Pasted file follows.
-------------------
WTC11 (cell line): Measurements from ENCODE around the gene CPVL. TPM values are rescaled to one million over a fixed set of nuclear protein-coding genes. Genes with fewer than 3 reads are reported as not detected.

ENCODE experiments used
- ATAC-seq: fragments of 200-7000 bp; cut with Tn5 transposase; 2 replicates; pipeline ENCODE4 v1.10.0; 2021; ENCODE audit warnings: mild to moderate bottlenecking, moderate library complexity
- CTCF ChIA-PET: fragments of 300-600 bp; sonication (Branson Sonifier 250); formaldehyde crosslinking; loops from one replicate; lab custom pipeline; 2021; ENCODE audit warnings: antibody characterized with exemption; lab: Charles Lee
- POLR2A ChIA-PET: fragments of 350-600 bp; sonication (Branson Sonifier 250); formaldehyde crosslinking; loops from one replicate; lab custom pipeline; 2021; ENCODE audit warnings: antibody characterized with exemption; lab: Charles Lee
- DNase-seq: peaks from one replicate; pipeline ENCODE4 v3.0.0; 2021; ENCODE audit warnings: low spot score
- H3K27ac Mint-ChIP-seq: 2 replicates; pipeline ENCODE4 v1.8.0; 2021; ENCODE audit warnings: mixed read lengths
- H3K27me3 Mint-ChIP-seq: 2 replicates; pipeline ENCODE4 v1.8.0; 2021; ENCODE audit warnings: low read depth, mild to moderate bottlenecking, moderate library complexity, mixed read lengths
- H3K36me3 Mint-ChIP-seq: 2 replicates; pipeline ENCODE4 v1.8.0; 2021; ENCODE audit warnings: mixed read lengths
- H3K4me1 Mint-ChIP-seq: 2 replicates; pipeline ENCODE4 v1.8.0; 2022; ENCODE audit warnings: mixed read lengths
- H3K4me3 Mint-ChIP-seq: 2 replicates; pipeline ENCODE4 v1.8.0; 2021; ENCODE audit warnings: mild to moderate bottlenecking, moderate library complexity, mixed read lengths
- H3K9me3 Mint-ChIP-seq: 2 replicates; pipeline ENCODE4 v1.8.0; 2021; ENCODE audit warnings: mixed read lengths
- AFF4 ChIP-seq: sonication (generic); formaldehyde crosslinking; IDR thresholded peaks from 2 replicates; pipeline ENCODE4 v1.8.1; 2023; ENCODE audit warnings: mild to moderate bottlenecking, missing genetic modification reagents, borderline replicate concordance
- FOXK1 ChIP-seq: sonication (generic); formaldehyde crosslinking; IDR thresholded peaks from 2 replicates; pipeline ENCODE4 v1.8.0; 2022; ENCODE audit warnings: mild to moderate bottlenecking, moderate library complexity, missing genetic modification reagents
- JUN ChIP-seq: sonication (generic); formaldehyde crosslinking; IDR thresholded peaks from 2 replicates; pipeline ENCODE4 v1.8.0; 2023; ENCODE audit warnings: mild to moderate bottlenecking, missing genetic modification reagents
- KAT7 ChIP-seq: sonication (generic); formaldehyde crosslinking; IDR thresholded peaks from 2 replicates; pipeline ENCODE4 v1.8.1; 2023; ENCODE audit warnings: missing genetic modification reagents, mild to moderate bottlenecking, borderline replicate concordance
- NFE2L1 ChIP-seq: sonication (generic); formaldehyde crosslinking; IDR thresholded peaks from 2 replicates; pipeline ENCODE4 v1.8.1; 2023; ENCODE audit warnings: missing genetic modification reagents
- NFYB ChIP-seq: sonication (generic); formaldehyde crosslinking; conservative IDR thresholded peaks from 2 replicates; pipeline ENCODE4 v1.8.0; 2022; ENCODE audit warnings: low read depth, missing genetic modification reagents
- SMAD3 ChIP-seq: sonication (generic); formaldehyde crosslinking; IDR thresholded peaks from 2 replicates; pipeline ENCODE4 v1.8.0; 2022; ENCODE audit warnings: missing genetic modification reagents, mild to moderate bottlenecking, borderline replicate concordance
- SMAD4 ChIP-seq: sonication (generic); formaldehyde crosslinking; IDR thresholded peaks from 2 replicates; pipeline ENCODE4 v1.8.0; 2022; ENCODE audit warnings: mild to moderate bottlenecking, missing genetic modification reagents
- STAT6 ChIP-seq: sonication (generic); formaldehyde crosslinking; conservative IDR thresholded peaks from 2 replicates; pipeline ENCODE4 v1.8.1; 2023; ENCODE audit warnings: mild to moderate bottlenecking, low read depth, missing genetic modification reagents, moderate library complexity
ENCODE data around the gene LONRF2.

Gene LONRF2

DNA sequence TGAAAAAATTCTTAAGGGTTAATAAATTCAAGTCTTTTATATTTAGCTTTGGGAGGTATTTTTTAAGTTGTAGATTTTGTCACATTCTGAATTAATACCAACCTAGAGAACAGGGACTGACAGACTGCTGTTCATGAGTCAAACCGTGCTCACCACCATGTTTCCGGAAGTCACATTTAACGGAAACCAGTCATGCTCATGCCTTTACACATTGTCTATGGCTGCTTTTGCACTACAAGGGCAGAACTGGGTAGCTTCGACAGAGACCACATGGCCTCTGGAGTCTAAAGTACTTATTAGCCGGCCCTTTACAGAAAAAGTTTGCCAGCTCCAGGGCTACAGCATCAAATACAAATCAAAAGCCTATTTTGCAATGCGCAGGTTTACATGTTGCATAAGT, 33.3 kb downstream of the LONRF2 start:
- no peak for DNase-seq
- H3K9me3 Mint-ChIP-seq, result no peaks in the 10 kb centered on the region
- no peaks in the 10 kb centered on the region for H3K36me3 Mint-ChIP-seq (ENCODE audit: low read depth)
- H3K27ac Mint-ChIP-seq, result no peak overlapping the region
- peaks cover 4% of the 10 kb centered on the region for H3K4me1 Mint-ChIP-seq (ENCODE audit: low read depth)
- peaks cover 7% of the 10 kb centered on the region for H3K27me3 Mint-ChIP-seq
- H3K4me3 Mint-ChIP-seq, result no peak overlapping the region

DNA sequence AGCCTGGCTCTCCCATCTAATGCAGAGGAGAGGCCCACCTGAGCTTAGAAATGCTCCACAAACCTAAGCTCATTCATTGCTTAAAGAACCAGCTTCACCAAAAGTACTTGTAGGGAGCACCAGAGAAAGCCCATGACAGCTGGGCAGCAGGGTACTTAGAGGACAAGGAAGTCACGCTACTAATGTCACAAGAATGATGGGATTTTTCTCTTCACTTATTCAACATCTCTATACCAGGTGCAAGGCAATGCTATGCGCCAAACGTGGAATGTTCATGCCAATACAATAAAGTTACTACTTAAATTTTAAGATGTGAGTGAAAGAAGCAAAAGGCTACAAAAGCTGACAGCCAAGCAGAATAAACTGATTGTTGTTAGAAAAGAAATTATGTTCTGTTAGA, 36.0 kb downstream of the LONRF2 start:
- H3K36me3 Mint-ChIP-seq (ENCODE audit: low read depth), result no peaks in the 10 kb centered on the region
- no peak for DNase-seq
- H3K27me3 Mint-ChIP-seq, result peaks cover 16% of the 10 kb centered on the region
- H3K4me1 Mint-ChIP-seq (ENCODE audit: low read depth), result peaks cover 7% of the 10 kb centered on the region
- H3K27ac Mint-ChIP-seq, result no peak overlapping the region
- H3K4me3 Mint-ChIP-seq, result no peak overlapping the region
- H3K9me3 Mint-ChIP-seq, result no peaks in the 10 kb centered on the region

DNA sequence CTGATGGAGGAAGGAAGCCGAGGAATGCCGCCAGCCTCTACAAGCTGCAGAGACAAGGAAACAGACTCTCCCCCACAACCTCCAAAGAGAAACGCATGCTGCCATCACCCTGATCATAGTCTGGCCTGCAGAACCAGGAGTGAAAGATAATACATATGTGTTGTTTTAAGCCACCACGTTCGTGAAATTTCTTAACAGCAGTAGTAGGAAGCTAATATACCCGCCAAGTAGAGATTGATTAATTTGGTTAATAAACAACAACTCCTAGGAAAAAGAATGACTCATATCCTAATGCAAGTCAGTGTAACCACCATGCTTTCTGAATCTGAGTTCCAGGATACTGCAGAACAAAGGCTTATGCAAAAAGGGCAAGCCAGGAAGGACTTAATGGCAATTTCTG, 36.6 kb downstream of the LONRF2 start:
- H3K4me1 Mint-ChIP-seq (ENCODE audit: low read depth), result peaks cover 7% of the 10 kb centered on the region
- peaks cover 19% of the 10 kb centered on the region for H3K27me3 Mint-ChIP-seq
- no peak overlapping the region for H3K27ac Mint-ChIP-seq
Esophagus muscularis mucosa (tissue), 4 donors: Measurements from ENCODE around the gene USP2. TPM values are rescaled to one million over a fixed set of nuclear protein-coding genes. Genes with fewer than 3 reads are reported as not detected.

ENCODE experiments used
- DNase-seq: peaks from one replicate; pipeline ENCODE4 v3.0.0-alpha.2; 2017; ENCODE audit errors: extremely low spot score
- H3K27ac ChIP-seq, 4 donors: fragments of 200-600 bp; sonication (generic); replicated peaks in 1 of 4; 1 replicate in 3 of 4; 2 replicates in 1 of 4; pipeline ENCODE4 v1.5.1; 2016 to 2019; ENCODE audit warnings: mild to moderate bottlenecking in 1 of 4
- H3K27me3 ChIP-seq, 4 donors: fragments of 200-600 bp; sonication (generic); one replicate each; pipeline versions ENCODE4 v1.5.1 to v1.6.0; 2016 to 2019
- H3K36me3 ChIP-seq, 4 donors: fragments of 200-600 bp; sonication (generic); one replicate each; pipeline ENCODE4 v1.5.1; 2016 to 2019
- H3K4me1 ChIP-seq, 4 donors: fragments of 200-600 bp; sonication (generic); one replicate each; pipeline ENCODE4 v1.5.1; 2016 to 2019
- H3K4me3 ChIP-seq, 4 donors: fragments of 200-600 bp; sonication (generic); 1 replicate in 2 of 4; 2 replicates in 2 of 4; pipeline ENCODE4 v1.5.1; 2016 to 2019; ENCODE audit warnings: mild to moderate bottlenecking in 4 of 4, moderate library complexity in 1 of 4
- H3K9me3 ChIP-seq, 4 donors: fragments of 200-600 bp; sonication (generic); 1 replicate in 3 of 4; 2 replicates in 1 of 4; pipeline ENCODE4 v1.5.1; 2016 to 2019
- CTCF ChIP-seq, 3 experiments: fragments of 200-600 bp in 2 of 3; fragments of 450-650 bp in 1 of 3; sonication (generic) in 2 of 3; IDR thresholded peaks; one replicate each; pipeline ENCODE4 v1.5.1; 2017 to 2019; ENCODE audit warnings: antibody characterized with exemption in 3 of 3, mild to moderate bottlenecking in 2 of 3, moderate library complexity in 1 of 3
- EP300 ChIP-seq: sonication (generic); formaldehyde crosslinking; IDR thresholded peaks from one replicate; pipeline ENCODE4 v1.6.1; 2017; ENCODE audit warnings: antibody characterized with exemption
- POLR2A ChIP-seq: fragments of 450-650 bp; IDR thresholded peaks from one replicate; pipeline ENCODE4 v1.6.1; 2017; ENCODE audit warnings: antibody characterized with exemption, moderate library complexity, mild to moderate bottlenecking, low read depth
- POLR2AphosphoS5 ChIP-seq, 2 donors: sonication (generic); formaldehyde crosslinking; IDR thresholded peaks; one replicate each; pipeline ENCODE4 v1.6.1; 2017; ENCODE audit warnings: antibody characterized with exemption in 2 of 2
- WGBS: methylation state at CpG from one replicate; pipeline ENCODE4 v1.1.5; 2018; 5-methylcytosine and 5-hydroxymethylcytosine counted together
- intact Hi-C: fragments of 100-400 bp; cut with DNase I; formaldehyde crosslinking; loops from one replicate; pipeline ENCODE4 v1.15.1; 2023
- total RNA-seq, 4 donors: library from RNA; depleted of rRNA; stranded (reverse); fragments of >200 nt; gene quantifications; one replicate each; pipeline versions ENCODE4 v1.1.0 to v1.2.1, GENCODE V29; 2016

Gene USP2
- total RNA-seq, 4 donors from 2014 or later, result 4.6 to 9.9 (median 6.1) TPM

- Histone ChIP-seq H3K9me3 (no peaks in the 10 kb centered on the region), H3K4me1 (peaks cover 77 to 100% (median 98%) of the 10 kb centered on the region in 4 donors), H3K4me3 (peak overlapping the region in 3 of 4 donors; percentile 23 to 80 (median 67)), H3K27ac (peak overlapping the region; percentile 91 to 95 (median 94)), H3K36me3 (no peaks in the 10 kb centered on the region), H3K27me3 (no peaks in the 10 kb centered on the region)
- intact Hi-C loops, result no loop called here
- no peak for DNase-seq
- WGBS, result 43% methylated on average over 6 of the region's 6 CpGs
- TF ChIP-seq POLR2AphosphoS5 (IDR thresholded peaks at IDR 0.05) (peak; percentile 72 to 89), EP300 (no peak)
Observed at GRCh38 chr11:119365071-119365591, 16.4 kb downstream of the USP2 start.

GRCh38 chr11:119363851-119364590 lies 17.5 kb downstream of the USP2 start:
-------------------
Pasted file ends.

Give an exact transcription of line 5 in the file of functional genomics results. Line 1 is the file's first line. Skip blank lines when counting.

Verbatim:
- POLR2A ChIA-PET: fragments of 350-600 bp; sonication (Branson Sonifier 250); formaldehyde crosslinking; loops from one replicate; lab custom pipeline; 2021; ENCODE audit warnings: antibody characterized with exemption; lab: Charles Lee